Ko tō ringa ki ngā rākau a te Pākehā – The use of digital resources in the learning and teaching of te reo Māori: a case study
Duder, Elisa Margaret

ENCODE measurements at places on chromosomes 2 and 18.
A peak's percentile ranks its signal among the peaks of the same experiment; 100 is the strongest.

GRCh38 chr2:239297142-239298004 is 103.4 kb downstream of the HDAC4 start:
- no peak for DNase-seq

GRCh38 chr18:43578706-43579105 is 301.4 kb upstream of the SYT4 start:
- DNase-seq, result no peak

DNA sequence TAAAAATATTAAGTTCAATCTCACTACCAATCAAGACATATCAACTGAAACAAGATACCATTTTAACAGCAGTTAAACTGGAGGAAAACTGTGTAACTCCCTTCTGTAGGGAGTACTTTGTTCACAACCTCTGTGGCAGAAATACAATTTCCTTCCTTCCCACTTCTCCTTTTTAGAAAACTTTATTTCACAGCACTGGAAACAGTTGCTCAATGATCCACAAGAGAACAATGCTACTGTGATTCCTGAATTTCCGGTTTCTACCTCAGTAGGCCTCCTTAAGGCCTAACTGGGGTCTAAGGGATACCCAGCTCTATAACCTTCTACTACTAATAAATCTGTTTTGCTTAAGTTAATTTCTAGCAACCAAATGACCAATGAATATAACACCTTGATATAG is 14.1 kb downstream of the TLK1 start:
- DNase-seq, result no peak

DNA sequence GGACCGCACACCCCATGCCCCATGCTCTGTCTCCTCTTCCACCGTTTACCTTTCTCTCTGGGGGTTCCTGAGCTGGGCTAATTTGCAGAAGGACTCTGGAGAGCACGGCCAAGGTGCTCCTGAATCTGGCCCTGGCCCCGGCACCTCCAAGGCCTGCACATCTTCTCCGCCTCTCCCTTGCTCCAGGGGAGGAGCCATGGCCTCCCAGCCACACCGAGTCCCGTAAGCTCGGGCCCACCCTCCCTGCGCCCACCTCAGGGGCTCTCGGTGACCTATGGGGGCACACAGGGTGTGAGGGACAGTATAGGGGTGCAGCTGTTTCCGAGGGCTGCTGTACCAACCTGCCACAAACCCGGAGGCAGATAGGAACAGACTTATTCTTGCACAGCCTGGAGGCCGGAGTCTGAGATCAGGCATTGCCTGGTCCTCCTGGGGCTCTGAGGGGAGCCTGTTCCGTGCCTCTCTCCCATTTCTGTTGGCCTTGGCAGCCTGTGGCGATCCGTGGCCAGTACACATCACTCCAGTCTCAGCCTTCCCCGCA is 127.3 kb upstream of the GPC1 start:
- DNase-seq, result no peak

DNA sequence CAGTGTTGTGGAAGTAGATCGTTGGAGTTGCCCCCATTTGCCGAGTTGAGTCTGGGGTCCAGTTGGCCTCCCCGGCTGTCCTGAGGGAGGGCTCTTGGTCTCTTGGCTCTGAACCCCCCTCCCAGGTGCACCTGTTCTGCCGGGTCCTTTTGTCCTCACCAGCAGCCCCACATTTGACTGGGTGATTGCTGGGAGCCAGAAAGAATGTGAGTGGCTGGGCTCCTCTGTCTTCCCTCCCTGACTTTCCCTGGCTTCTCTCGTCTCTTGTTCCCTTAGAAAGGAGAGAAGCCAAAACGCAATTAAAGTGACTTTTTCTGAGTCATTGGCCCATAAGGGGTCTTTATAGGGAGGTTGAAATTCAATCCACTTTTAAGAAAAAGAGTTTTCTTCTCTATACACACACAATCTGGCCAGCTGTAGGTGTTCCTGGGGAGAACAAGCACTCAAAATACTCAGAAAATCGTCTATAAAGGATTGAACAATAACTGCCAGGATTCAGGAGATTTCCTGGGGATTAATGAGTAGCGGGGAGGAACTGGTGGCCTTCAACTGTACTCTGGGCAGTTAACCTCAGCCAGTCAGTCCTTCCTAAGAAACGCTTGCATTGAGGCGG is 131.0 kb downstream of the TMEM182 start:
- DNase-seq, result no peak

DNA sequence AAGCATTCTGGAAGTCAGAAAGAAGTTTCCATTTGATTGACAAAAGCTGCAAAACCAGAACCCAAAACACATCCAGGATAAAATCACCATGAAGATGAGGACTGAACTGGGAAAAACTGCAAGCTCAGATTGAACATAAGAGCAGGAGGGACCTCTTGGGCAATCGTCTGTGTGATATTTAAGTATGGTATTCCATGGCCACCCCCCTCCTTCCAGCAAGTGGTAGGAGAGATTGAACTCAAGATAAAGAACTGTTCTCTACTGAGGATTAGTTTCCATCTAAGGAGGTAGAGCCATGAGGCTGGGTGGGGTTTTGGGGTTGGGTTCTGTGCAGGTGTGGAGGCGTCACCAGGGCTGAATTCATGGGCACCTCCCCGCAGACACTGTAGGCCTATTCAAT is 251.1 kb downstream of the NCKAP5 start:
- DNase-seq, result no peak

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Te reo Māori (the Māori language) is the heritage language of the indigenous people of New Zealand. Since official colonisation by the British in 1840, the impact of successive Government policies, post-WW2 urbanisation and English-language dominance, have all contributed to significant Māori-language loss. In the 1970s it was realised that Māori as a language would not survive into the next millennium with the decline of the number of native speakers and intergenerational language transmission. Since then, efforts have been made in the revitalisation of te reo Māori, pre-eminent among them the establishment of a Māori-medium schooling system; legal and political recognition of the Māori language; an increase in Māori language broadcasting; and successful marae-based (courtyard and building around the meeting house) and community-based movements aimed at teaching te reo Māori to adults. This project looks at one aspect of Māori language revitalisation: second language learning located in a Māori Development Faculty of an Auckland tertiary provider. The teaching and learning is based on the Te Whanake series written by Professor John Moorfield. The Te Whanake series illustrates the development of language-learning resources over the last thirty years, with the transition from textbooks, tapes and CDs to include a range of online digital tools. This research used a mixed-methods approach to explore both the learner and teacher experience of the digital tools in the second language learning of te reo Māori. The research supported the notion that the successful use of digital tools in educational contexts required a sound pedagogical knowledge of how digital resources can be used. The research highlighted the critical role teachers had in linking tikanga Māori (Māori customs and values), pedagogy and technology so that resources capitalised on students’, and teachers’, digital and cultural capital. The research process involved a non-Māori researcher in a Māori context. This experience was considered against the development of a Kaupapa Māori research methodology. Despite decades of literature and discussion on research methods in Māori contexts, there are only two major methodologies available to the New Zealand researcher. On the one hand is the Western tradition of objectivity and neutrality, with its assumptions about the access to knowledge. On the other hand there is the Kaupapa Māori (practices based on Māori customs and values) methodology based on Māori customs and values such as tapu (restriction and respect), koha (reciprocity and acknowledgement) and aroha (compassion and empathy). To avoid the dichotomous position of these two methodologies, a new research methodology is proposed. It is framed around the process of crafting tukutuku (ornamental lattice work) panels to illustrate how the Māori and western tradition could be “re-framed” for Pākehā undertaking research in Māori contexts, or indeed research based in New Zealand. The project concludes with observations about the combination of tikanga Māori, Māori pedagogies and an in depth knowledge of educational technologies, and the importance of these in learning te reo Māori. It provides a model for learners of te reo Māori, based on those three elements called He Anga e-Whakaako Reo. The Faculty’s wider contribution to Māori language revitalisation was also considered. The learners, teachers and resources explored in this research project not only had to deliver academically-rigorous content, but must also maintain the integrity of a threatened indigenous language, which is nothing less than a culture’s link between its past and future.